Hidden in the text of a press release announcing an extended partnership, AOL announced Wednesday that it plans to take an equity stake in Taboola to demonstrate "the desire of the parties for close collaboration on this long-term strategy."
When asked how much of a stake, an AOL spokesperson told SearchBlog that "while we’re not disclosing, we always look for opportunities to go beyond just a vendor-customer relationship and deliver on a more long-term strategic vision."
As one of the Web’s largest publishers, AOL is familiar with many issues publishers face when their content gets consumed off the network.
"Our deeper partnership with Taboola through an investment ensures we’ll be able to collaborate much more closely on new platform and data enhancements," an AOL spokesperson confirms.
Taboola's technology relies on multiple signals such as the type of content the person most frequently consumes, time of day, day of the week, social preferences, device type, location, and referral source.
AOL will integrate Taboola’s platform across its brands such as AOL.com, The Huffington Post, TechCrunch, Engadget, AutoBlog, AOL Mail and MapQuest in the United States, United Kingdom and Canada.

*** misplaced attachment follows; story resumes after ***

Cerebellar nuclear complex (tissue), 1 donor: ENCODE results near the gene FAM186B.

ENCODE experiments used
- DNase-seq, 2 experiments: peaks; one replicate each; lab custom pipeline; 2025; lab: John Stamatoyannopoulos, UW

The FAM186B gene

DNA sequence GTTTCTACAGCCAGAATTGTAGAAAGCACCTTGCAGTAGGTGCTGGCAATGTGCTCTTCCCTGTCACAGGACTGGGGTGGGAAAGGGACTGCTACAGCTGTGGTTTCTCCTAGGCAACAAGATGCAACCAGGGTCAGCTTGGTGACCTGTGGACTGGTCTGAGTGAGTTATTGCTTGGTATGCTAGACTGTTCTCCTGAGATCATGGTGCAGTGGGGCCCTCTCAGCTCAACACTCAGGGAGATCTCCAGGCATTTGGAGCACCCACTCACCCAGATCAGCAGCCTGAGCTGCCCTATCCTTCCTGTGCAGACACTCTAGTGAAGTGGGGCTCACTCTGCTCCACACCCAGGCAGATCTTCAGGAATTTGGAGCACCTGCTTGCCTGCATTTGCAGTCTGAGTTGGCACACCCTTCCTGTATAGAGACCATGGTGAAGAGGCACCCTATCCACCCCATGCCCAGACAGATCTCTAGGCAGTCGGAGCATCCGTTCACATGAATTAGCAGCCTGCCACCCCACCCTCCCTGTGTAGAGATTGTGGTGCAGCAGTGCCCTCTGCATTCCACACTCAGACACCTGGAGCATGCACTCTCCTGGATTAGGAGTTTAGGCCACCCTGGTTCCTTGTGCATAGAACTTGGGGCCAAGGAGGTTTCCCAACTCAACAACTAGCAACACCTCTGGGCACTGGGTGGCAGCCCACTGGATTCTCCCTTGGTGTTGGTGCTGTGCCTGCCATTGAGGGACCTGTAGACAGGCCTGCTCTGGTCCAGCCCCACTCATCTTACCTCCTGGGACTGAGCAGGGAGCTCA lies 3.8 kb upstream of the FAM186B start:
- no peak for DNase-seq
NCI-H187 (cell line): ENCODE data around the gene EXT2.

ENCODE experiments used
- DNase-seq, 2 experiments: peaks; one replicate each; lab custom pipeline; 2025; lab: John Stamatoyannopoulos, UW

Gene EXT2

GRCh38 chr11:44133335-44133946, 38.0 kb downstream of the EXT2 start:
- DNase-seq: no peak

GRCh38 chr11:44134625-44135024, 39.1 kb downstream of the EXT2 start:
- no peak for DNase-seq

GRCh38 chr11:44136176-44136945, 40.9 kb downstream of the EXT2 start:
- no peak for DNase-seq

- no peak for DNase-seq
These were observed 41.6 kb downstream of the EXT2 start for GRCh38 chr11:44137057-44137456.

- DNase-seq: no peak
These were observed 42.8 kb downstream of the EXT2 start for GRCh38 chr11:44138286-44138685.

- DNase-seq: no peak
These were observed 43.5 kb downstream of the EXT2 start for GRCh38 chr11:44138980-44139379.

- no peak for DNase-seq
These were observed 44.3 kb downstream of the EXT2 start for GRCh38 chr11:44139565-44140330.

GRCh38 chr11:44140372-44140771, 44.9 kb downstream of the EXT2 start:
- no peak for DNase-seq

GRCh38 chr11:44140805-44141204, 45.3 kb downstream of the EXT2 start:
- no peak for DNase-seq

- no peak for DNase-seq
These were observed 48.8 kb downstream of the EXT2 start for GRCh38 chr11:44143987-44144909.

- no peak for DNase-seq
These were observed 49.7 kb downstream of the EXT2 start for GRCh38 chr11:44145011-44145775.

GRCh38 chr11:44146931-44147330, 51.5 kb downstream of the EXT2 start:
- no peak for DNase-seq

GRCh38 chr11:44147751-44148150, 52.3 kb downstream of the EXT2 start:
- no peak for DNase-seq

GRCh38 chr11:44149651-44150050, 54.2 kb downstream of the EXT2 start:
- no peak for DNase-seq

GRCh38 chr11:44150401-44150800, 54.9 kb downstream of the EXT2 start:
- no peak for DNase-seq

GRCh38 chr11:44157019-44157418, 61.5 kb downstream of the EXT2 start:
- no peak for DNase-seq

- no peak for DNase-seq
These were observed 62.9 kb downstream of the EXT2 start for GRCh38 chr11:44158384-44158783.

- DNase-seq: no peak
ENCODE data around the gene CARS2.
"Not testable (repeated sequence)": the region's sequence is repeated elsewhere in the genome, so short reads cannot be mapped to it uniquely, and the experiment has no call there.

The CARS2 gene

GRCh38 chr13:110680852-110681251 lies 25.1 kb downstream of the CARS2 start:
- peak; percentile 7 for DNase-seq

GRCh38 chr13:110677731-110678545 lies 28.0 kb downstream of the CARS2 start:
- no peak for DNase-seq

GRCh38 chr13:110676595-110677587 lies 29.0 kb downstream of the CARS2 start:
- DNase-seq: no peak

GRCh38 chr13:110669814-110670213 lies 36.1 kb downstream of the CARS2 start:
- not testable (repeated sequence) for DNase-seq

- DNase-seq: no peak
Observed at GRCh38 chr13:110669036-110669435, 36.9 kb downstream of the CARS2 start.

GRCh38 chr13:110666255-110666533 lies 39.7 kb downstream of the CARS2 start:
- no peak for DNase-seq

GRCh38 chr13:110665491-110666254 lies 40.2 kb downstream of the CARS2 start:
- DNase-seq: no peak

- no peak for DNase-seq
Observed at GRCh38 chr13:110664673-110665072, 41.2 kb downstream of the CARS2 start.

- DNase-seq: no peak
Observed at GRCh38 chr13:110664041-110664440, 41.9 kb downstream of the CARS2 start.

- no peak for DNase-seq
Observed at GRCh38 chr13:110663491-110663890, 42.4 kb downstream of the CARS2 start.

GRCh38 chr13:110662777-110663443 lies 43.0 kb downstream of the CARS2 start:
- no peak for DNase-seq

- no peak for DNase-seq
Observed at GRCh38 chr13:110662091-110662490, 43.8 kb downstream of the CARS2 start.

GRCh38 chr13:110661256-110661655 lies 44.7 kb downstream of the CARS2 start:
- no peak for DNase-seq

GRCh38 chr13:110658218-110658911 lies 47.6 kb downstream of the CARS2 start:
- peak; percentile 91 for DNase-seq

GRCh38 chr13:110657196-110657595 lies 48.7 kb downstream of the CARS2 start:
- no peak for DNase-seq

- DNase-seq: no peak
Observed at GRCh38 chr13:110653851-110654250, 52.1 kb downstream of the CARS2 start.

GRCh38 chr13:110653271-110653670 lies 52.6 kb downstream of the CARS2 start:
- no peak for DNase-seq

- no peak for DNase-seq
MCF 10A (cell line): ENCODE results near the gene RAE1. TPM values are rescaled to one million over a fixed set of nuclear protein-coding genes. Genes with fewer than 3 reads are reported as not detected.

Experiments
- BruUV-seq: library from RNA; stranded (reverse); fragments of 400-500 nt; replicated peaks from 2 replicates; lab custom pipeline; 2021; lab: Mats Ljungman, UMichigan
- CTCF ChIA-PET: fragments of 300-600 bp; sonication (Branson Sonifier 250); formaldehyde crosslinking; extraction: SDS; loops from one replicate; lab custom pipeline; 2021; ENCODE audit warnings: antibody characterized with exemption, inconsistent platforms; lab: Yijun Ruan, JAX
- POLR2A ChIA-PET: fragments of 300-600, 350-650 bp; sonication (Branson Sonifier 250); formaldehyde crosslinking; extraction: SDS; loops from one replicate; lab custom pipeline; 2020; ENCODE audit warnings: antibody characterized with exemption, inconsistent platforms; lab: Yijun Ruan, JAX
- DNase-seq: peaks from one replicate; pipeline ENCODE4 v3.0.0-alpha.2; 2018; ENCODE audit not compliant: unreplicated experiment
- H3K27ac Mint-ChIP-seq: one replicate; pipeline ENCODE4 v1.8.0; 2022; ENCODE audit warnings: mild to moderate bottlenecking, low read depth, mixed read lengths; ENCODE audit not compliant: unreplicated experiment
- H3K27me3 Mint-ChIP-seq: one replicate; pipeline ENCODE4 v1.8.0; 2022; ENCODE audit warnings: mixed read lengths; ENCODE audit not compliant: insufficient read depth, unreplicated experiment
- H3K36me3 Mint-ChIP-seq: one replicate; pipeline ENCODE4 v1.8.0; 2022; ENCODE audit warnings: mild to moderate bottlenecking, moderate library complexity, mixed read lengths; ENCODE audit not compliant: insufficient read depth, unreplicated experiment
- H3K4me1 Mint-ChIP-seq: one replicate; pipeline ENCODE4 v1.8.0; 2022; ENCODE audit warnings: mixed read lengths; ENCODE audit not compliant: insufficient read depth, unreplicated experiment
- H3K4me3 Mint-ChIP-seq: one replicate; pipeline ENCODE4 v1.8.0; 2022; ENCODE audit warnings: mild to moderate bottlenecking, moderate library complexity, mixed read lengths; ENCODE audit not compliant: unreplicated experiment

The deal between AOL and Taboola aims to combine search and discovery on publisher sites, similar to the agreement Taboola made with Baidu last year. In May 2015, the Chinese search engine announced a multimillion-dollar investment partnership in Taboola, an investment that followed a $117 million Series E round of financing in February.
Taboola's content marketing platform links widgets to content, allowing marketers to connect related articles, videos, and slide shows from within the site and other publishers. The company estimates that it serves more than 300 billion recommendations to about 750 million unique visitors monthly on USA TODAY, Business Insider, Chicago Tribune and The Weather Channel, among others. The links in the related content widgets typically appear at the bottom of a blog post or news article, but in the past gained a reputation for linking to the worst the Web has to offer. Some have called it spam rather than content.
For publishers the content provides a direct link from one page to another, but also from search engines Bing, Google and Yahoo to pages on their site. Optimizing that content pushes Web pages closer to the top of search engine query results.